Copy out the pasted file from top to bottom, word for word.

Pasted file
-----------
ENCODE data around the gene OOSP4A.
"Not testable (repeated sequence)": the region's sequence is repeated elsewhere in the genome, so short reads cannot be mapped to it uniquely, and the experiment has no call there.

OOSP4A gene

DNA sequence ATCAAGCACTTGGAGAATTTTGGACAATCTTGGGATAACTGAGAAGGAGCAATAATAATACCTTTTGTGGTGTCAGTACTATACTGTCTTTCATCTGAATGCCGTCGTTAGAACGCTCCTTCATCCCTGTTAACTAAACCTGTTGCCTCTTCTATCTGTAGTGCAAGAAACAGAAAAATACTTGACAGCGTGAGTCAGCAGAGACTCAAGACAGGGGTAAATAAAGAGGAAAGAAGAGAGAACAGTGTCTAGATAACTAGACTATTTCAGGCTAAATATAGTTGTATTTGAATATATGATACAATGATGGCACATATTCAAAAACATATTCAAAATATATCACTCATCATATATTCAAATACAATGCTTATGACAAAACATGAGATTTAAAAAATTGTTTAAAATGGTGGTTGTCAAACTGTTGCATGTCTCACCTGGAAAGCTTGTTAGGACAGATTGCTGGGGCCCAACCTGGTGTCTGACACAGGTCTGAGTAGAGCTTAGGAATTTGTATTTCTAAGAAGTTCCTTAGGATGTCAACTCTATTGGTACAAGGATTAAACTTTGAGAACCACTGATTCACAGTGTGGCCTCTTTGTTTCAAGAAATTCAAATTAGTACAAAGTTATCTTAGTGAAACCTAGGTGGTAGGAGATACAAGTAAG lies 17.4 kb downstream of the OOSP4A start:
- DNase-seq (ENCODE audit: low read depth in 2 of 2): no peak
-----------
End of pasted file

ENCODE data around the gene OOSP4A.
"Not testable (repeated sequence)": the region's sequence is repeated elsewhere in the genome, so short reads cannot be mapped to it uniquely, and the experiment has no call there.

OOSP4A gene

DNA sequence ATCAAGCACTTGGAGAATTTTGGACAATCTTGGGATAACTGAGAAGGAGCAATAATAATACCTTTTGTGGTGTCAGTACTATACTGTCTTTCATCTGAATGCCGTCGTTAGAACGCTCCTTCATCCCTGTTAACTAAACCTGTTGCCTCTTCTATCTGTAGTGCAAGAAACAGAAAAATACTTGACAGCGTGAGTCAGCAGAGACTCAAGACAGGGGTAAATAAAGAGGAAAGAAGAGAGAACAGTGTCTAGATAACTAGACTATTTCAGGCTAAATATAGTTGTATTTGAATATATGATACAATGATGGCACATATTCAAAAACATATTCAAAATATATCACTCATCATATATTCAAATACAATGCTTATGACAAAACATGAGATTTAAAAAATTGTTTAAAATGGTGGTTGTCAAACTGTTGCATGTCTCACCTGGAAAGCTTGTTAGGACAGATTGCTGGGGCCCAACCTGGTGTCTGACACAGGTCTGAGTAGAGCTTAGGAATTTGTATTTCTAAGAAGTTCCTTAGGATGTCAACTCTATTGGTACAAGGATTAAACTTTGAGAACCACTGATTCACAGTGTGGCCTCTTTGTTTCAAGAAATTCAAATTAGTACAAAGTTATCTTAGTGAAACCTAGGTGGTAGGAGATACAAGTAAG lies 17.4 kb downstream of the OOSP4A start:
- DNase-seq (ENCODE audit: low read depth in 2 of 2): no peak